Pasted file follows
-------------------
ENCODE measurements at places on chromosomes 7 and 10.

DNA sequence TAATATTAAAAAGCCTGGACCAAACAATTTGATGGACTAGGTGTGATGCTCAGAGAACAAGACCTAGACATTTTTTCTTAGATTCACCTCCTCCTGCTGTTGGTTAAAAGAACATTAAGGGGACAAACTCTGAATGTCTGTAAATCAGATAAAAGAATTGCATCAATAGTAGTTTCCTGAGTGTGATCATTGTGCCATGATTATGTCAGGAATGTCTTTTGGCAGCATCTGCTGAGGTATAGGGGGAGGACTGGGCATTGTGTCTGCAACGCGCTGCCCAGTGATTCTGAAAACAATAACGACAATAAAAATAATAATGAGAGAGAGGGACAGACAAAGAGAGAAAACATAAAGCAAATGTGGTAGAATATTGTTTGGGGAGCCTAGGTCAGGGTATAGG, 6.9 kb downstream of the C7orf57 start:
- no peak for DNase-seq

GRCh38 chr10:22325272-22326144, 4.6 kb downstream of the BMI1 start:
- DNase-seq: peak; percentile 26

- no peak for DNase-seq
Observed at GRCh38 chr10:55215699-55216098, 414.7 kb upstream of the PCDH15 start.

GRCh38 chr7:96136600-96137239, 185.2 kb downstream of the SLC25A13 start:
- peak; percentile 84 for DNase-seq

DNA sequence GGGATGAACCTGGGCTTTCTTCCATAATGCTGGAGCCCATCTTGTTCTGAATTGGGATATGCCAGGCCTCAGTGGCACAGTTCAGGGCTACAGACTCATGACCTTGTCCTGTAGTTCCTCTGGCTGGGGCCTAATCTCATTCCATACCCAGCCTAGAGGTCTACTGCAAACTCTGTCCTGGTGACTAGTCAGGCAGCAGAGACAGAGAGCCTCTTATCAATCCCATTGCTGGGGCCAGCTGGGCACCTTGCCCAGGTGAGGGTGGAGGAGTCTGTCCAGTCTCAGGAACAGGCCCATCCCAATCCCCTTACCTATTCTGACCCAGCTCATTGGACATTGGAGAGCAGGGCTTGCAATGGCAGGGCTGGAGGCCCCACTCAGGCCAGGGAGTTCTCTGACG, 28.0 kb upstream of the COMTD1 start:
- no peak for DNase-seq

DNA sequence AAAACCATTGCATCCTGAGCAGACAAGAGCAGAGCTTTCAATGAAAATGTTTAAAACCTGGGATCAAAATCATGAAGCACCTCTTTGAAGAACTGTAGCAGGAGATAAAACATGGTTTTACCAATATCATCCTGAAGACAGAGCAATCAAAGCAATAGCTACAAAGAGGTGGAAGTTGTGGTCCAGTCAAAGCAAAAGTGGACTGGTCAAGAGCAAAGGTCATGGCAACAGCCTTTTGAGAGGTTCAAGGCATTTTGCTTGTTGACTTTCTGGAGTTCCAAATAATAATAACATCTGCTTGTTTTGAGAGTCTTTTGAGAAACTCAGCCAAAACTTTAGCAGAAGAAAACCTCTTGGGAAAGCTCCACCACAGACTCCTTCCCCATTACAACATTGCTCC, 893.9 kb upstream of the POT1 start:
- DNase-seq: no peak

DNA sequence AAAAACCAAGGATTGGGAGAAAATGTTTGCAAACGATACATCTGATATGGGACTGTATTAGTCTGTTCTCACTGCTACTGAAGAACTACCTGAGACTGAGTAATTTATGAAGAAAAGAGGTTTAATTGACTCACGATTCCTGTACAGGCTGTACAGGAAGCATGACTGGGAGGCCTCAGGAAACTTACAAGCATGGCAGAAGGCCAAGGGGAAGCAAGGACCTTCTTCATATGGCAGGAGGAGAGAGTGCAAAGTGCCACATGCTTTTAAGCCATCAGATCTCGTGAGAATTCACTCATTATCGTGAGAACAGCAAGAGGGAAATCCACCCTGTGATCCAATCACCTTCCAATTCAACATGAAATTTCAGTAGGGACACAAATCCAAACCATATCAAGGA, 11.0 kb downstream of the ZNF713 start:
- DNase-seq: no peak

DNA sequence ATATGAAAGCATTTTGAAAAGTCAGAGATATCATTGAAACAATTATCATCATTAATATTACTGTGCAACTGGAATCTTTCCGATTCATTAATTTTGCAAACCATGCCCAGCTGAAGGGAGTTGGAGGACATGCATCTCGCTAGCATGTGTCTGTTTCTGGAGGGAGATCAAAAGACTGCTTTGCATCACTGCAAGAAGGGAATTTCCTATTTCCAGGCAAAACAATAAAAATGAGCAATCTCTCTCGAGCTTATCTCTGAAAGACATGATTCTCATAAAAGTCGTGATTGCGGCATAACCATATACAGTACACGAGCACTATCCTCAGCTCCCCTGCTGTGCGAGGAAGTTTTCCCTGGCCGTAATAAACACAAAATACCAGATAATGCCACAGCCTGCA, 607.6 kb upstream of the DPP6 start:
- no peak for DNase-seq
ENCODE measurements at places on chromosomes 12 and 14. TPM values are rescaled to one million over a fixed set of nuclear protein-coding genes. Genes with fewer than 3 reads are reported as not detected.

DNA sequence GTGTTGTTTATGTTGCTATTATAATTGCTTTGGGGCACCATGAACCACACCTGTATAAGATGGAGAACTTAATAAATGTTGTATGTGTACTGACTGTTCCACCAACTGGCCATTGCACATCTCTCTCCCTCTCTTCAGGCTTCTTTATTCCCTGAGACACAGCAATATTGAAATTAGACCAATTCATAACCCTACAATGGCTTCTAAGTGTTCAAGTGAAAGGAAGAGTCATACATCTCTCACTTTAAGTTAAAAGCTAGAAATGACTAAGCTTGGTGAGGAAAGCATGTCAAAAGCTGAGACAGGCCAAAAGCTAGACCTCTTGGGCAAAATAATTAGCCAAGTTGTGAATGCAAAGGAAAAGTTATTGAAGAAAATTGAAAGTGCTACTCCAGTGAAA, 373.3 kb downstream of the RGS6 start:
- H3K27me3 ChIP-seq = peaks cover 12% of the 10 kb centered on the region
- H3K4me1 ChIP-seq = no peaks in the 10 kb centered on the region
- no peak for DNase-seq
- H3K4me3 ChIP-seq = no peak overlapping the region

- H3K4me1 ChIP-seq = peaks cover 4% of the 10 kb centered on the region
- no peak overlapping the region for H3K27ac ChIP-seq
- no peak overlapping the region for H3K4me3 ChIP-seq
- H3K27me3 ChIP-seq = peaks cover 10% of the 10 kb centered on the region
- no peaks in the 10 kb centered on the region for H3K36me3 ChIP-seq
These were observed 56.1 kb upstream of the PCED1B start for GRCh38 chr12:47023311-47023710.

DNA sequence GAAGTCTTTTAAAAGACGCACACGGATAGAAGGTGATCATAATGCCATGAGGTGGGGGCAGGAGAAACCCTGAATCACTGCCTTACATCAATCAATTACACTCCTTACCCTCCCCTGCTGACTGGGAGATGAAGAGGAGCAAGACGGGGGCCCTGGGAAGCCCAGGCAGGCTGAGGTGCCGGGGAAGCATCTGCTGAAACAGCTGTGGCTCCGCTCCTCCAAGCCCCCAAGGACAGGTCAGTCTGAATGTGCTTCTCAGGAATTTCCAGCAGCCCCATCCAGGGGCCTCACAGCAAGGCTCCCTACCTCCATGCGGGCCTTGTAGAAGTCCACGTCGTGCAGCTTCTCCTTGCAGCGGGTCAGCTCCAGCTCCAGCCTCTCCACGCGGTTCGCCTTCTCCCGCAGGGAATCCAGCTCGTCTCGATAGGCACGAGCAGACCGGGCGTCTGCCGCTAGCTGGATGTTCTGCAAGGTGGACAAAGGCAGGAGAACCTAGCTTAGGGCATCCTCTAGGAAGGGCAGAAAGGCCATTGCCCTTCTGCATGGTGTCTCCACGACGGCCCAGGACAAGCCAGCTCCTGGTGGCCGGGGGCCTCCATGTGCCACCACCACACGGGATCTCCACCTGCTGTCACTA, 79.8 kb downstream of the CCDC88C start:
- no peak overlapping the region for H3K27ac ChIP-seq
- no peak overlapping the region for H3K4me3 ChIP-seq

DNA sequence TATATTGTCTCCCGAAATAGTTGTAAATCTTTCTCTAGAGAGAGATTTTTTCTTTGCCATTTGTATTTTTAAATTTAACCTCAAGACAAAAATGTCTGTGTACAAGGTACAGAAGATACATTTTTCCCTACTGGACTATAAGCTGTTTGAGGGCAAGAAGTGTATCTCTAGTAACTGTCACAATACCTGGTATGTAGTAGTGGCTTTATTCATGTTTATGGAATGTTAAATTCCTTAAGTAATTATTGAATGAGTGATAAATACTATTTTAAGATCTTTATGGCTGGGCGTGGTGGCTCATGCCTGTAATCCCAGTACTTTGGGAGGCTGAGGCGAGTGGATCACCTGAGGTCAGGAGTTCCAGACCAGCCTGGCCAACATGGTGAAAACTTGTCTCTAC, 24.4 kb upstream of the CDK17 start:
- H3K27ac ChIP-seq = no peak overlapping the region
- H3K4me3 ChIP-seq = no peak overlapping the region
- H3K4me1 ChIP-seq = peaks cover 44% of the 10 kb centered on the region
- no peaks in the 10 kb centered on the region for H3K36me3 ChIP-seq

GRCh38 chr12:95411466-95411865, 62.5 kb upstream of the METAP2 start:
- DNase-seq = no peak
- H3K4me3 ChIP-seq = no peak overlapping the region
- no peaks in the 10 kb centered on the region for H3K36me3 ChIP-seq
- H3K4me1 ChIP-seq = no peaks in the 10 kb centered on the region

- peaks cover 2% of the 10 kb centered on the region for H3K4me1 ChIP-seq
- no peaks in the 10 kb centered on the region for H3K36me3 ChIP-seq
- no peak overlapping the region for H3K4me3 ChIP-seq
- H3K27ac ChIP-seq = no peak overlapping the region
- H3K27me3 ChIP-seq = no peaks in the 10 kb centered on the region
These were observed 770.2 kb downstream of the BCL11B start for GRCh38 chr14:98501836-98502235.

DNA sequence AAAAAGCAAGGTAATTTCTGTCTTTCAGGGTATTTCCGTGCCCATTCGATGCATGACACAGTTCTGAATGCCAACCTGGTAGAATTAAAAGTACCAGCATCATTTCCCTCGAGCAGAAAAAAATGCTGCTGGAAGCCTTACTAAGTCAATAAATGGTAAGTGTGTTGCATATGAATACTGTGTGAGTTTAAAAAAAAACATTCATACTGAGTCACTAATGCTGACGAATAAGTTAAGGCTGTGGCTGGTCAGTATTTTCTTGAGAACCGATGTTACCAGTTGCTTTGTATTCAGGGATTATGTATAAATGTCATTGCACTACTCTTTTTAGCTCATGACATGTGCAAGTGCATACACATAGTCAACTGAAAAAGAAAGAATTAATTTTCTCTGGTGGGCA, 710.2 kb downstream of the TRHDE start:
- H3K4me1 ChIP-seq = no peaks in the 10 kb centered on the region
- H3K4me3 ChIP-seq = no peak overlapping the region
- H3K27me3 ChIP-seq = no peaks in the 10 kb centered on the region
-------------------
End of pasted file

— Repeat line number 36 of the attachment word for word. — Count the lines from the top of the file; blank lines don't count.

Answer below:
- H3K4me1 ChIP-seq = peaks cover 44% of the 10 kb centered on the region